(ii) The assessee’s claim, relying on Tapan Bhattacharya  v. ITO, ITA no 1024 tO 1026/Kol./2010 dated 18-11-2010 if the s. 148 reopening reasons do not refer to an issue and the assessee voluntarily surrenders it, s. 271(1)(c) penalty is not leviable is not acceptable. The claim that the AM was a party to that judgement and so could not have taken a contrary view in the assessee’s claim is also not acceptable. U/s 255(4), a Third Member has to merely expressly an opinion on the difference and he does not hear an appeal against the orders passed by the dissenting members. He cannot decide which dissenting member is right and which one is wrong. The practice usually followed in Third Member proceedings of advancing arguments in support of or against the views adopted by the dissenting Members, proceeds on the fallacious assumption that the job of the Third Member is to approve or disapprove the views of the dissenting embers. While it is very tempting to sit in judgment over the what one’s colleagues decide, and take a magnified view of one’s powers as a third member, yielding to such temptation, irrespective of how senior or how junior these colleagues could be to the Third Member, is not only wholly improper but also plainly contrary to the scheme of s. 255(4). It is improper because all the Members in the Tribunal are at the same level of judicial hierarchy with the same judicial powers, and it is contrary to the scheme of s. 255(4) because all that this section provides for is an additional judicial opinion so as to form majority and not an appeal against the orders passed by the Members in the original coram of the bench. (A.Y.2003-04) )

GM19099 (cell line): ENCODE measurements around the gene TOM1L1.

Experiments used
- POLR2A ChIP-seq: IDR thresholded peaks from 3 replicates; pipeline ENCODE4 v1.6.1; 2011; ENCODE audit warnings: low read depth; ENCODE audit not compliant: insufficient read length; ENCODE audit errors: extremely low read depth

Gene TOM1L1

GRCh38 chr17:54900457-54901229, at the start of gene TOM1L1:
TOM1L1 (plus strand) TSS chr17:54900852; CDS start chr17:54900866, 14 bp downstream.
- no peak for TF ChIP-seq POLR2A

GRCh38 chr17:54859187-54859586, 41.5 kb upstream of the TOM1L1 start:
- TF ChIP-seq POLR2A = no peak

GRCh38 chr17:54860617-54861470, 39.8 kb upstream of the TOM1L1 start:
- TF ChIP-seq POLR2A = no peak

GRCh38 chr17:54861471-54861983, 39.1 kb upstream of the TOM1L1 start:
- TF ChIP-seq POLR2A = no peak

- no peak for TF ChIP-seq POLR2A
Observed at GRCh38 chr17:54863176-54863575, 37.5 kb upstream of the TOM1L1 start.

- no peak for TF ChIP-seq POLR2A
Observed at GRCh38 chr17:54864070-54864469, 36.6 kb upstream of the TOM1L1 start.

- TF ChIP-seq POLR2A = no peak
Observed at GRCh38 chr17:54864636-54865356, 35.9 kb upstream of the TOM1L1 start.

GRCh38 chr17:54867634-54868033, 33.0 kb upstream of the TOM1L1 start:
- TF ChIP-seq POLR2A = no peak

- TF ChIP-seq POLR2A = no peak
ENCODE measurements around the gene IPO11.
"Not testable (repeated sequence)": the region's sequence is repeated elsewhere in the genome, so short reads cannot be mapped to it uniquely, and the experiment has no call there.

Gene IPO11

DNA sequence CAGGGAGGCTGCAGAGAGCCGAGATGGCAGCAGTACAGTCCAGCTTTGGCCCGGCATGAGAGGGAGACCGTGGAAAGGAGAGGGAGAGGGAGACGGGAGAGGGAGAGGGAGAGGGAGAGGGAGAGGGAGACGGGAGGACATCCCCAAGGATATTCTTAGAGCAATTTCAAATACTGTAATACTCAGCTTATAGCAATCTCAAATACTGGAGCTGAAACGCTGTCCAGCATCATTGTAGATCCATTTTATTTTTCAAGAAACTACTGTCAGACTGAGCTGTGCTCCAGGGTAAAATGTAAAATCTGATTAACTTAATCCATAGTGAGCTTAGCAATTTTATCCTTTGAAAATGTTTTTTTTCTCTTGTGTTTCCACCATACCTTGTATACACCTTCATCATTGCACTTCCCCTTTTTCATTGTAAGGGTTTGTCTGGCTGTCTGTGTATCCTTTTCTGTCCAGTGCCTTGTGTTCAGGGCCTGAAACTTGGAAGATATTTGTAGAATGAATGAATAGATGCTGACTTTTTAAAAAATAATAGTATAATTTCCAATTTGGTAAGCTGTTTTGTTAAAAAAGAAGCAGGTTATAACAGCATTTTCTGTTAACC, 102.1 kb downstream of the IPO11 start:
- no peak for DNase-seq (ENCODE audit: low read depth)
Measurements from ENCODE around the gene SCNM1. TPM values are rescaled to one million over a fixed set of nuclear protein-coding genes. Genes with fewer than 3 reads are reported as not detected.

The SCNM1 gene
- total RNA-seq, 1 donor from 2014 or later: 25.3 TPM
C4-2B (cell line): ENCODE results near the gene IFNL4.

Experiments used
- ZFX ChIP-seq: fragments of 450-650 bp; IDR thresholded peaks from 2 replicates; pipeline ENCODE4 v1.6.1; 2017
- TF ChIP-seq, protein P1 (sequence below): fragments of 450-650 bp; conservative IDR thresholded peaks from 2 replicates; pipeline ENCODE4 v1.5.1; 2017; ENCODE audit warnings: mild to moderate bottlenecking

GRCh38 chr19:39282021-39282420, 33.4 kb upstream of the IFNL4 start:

Darwabshaw B Cursetjee Sons Ltd v. ITO (TM )( Kol.)(Trib)www.itatonline.org

S. 271(1)(c): Penalty-Concealment-Stamp valuation-Capital gains-Penalty not leviable for breach of s. 50C, as per deeming provision of valuation of on the basis of stamp valuation for the purpose of  capital gains.(S (S.50C )
The assessee sold land of which he was the owner for Rs.36 lakhs and offered capital gains on that basis. The AO reopened the assessment u/s 147 on the ground that the assessee ought to have taken the consideration at the market value of the land as per s. 50C. The assessee accepted and offered capital gains as per s. 50C. The AO levied penalty u/s 271(1)(c) which was confirmed by the CIT (A) on the ground that the assessee’s action of offering capital gains u/s 50C was after the s. 148 notice and not voluntary. On appeal by the assessee to the tribunal, Held allowing the appeal:

The AO had not disputed the consideration received by the assessee & the addition had been made solely on the basis of the deeming provisions of s. 50C. The assessee had furnished all the facts of the sale which had not been doubted by the AO. The fact that the assessee agreed to the additions because of the deeming provisions of s. 50C does not mean that he filed inaccurate particulars of his income. The assessee’s acceptance of the addition on the basis of the valuation made by the stamp valuation authority is not conclusive proof that the sale consideration as per the sale agreement was incorrect and wrong and so s. 271(1)(c) penalty cannot be levied (Renu Hingorani v. ACIT (ITA no 2210/Mum/2010 (ITAT Mumbai) followed) (A.Y.2006-07 )

Chimanlal Manilal Patel v. ACIT ( Ahd)(Trib)www.itatonline.org
S. 271(1)(c): Penalty – Concealment- Search and seizure-Penalty leviable where assessee did not disclose the concealed income even during the course of search(S. 153A)